has been allowed to review any part of the IPCC drafts they liked, but

there was no coordination in the sense that say, a glacier expert was

specifically assigned to double-check parts of the Working Group2

chapter on Asia. Such a practice would likely have caught the Himalayan

glacier mistake. Another problem has been that reports of all three

working groups had to be completed nearly at the same time, making it

hard for Working Group2 to properly base their discussions on the

conclusions and projections from Working Group1. This has already been

improved on for the next Assessment Report, for which the Working

Group2 report can be completed six months after the Working Group1


Maybe this needs a little elucidation on these working groups. The IPCC
is not a large organization. It has only 10 full-time staff in its

secretariat at the World Meteorological Organization in Geneva, plus a

few staff in four technical support units that help the chairs of the

three IPCC working groups and the national greenhouse gas inventories

group. The actual work of the IPCC is done by unpaid volunteers

thousands of scientists at universities and research institutes around

the world who contribute as authors or reviewers to the completion of

the IPCC reports.

The three working groups are Working Group 1 (WG1), which deals with
the physical climate science basis, as assessed by the climatologists,

including several of the Realclimate authors.Working Group 2 (WG2)

deals with impacts of climate change on society and ecosystems, as

assessed by social scientists, ecologists, etc. Working Group 3 (WG3),

deals with mitigation options for limiting href="">

global warming, as assessed by energy experts and economists.

Assessment reports are published every six or seven years and writing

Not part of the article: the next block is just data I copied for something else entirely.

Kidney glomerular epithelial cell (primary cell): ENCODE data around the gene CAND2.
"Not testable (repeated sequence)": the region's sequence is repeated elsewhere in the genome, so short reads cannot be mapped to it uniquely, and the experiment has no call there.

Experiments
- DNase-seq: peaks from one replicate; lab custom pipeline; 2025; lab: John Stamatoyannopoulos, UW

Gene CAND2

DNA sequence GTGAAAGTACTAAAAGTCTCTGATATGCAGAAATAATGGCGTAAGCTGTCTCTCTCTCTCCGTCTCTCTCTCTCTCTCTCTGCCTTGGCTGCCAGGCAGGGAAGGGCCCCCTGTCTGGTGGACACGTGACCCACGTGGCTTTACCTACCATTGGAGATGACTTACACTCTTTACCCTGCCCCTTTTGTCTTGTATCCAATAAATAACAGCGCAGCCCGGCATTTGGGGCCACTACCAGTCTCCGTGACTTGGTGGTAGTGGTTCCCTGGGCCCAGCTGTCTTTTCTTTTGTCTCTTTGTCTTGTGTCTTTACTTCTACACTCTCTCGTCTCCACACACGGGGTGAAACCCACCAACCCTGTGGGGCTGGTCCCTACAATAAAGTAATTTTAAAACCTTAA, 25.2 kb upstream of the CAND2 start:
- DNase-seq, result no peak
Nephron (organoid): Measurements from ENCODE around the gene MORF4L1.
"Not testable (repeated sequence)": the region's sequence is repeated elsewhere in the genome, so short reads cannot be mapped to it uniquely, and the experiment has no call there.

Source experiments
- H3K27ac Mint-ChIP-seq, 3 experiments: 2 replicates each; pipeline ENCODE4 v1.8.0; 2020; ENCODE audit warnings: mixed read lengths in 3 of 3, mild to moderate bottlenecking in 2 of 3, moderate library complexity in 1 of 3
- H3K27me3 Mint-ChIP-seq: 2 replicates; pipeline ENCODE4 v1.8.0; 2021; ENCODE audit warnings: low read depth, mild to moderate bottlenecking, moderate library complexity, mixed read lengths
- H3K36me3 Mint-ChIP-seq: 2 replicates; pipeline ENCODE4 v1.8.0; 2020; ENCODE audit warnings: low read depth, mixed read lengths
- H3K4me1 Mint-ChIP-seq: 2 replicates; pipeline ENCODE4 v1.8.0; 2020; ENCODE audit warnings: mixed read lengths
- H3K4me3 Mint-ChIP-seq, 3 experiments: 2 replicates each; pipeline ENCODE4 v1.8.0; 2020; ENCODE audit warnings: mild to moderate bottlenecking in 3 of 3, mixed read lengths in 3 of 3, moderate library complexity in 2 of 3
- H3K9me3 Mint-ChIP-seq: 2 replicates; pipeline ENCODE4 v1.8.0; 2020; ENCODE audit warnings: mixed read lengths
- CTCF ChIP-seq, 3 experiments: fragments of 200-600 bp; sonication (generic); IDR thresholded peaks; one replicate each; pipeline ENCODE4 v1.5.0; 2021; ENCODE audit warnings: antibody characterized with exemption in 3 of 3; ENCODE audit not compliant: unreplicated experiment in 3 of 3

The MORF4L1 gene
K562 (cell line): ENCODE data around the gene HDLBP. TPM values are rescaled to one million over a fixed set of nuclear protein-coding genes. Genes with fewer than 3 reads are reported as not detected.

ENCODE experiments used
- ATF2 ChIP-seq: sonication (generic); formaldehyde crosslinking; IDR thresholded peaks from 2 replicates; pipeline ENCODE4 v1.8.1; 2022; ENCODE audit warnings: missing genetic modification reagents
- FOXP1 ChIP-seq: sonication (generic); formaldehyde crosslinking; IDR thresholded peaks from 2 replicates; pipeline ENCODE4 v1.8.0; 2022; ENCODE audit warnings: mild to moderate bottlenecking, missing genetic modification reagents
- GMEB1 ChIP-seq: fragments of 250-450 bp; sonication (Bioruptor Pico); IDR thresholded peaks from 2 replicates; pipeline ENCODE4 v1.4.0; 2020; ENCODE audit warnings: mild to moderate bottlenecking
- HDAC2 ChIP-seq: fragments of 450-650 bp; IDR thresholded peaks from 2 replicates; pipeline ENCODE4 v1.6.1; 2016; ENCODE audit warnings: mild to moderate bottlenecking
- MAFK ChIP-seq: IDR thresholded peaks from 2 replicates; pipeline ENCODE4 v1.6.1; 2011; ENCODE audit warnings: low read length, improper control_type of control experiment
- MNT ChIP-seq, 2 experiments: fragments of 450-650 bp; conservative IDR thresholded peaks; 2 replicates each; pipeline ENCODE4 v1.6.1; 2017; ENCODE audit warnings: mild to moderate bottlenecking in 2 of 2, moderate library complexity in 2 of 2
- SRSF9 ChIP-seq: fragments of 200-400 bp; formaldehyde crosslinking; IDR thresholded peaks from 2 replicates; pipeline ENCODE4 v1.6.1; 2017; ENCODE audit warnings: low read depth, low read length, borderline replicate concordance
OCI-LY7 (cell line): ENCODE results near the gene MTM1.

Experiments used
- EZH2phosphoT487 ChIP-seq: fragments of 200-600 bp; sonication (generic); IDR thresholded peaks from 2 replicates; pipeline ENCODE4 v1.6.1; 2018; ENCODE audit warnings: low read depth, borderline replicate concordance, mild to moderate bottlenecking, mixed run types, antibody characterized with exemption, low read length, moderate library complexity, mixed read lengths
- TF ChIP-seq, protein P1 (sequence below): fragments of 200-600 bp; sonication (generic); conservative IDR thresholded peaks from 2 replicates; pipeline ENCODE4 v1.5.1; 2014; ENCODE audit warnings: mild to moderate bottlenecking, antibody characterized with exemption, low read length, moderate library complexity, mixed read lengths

them takes about three years. Each working group publishes one of the

three volumes of each assessment. The focus of the recent allegations

is the Fourth Assessment Report (AR4), which was published in 2007.

However, amidst all these wrangling the public perception that seems to
be emerging is that all conclusions or warnings about human impacts on

the climate system are flawed and concerns about the risks of future

climate change are misplaced. The danger is definitely lurking around

the corneronly the magnitudes of some of the prognoses are overhyped.

We need a more balanced and judicious viewpointneither should we treat

'global warming' and other dangers as imaginary fiction, nor should we

overreact to the extent that the end of the world is in '2012'. And

that puts an extra onus on the IPCC that in its next assessment it must

be more scrupulous in adhering to its basic ground rules. It also

probably means that the rules must be revised, especially regarding the

use of non-peer-reviewed sources and the ways that reviewers' comments

are handled.

Apparently it's a classic Catch 22 situation as IPCC is a high-profile
single-focus organization whose existence depends on its own reports.

In other words it has a vested interest in promoting claims that would

guarantee its funding and justify its continued existence. This alone

should be reason enough to closely examine its procedures and claims

but the situation is made worse by the involvement of governments.

These governments not only fund the IPCC but apparently accept its

claims without question and allocate funding for href="">climate

research on the basis of those findings, then repeat the process

when the next IPCC Assessment Report draws on the findings of that

government-sponsored research to support its hypothesis. The need of

the hour is to scrutinize and assess the IPCC, not digress on putting

Pachauri under the scanner. You don't like the message, then try

improving it, but please don't shoot the messenger.